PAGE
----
Claiming the title of “Canadian Car of the Year” is an honor that guarantees quality and equals increased sales for the recipient. The hopefuls for 2013 can now uncross their fingers because the Honda Accord Sedan has emerged victorious. The 2013 Accord is breaking new ground for this line of cars. In previous years, the Accord does well, but it gets lost in the shuffle when it comes to formal recognition.
The contest was not a dead giveaway by any means. The new Accord had to really put its best foot forward in order to compete with contending cars in Canada such as the Hyundai Sonata and the Toyota Camry. The technology in development by Honda finally made its way into this popular model , giving it the leg up that it has always needed. However, the technology was not just in the form of interior gadgets. The innovation made major impacts on the performance and economy of this vehicle.
Honda’s sedans of the past, including the EX models, were run of the mill when it came to design and performance. Drivers had few things to really get excited about. The new Accord counters this trend with its new contours aimed at increasing visibility and exposure to light. The engine breaks the mold of previous specifications by coming off the line with a 2.4-Liter, 4-cylinder engine that takes advantage of direct-fuel injection. The engine provides 185 horsepower from 181 pounds per feet of torque. These numbers are just enough to give the driver a sense of power without taking things over the top in any way that might be considered excessive.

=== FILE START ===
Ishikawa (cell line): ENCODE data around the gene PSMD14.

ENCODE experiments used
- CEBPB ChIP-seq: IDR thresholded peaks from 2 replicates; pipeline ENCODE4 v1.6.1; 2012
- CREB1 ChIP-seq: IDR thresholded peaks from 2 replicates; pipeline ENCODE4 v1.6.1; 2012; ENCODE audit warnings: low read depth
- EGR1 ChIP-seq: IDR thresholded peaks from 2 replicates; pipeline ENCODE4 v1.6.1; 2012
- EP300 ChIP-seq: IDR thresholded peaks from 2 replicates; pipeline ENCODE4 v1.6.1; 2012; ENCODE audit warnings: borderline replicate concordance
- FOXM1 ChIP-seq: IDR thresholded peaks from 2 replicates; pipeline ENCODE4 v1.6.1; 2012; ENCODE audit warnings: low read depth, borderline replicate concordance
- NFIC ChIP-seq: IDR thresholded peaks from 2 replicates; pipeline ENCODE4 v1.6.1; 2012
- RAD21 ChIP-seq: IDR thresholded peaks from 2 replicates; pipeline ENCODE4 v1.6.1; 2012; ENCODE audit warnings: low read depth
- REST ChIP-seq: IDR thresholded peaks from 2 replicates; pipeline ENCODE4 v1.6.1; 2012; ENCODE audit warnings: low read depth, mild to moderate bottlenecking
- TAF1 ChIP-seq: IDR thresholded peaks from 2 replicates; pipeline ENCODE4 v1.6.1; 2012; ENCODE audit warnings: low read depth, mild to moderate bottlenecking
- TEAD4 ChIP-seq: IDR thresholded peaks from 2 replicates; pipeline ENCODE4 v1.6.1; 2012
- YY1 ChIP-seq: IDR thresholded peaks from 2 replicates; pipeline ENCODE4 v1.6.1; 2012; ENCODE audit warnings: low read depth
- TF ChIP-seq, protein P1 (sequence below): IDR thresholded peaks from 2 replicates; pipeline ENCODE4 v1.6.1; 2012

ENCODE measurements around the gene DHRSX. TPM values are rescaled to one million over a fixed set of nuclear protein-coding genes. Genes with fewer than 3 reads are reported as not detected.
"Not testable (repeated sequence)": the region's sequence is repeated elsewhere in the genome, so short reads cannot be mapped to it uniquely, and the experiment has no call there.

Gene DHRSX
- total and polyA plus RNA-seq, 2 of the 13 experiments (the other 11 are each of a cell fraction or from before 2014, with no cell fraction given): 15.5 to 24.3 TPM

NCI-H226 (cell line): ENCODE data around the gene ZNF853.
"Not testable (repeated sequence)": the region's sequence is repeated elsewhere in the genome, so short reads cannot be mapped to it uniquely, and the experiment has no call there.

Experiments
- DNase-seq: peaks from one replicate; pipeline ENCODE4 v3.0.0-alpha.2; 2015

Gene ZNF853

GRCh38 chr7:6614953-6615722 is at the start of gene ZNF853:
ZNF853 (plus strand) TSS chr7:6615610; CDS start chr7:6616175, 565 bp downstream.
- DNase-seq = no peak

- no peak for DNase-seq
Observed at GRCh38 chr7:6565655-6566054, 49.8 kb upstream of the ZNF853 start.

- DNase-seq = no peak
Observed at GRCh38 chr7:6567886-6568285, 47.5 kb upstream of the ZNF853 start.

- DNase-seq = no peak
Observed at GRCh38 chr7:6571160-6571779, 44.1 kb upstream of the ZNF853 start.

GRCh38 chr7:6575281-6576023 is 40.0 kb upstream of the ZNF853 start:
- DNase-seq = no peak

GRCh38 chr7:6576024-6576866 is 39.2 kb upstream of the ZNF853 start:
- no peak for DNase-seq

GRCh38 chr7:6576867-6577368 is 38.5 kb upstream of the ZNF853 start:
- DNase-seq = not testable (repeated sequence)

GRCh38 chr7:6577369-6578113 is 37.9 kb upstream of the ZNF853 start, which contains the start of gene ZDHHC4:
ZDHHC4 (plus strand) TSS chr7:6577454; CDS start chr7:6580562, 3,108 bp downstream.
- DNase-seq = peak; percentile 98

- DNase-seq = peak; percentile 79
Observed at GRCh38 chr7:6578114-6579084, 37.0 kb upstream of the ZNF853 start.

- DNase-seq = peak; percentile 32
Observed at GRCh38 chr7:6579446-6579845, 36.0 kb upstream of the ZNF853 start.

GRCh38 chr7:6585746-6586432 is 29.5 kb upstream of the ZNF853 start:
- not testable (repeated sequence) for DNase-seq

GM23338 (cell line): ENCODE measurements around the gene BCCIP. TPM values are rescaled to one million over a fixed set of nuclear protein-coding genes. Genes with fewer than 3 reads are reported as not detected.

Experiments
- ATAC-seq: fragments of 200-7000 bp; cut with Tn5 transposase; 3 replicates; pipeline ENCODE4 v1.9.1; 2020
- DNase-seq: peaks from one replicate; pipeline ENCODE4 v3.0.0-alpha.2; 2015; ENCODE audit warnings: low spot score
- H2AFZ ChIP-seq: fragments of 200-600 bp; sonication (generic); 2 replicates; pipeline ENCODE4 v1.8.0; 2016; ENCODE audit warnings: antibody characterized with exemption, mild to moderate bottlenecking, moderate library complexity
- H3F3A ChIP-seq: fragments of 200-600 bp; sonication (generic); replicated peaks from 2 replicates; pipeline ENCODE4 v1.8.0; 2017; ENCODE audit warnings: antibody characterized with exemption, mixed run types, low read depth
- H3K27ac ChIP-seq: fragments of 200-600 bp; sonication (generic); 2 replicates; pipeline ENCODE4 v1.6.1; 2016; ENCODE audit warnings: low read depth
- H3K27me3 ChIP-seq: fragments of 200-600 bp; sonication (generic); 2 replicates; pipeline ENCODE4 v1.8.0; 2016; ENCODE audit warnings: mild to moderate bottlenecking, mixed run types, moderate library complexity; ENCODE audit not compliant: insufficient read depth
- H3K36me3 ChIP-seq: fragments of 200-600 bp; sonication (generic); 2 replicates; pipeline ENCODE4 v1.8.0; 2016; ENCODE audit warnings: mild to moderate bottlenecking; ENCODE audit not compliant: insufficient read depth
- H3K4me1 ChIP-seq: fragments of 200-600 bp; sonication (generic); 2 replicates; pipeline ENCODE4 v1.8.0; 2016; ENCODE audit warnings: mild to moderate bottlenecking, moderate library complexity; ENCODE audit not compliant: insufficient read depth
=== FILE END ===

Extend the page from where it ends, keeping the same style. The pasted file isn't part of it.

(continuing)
Fuel economy is ramped up over previous Accords with the inclusion of the continuously variable transmission (CVT). This systems works beautifully with the already established variable-valve timing system (i-VTEC). The new technology gives the engine more freedom when it comes to gear ratios. Nissan originally mastered this kind of engine versatility. However, Honda has clearly advanced its capability in 2013. Steering has also made a considerable contribution to the win. It handles with essentially the same comfort at both high and low speeds. Any electrical assistance that may be aiding the driver is well concealed by adaptive handling and superior balance.
The gas mileage is not anything overtly spectacular in the scheme of things. Drivers can expect to average 36 MPG on the highway and 27 MPG in the city. However, Eco-mode driving that is built into the system does little to noticeably impact the car’s performance. Drivers may also find it strange that there is no built-in navigation system. Given that most people use their smart phones for this purpose, the absence of this kind of tech is hardly missed. An average price of $23,000 makes attaining Canada’s gold winner an affordable investment that certainly will have its payoffs.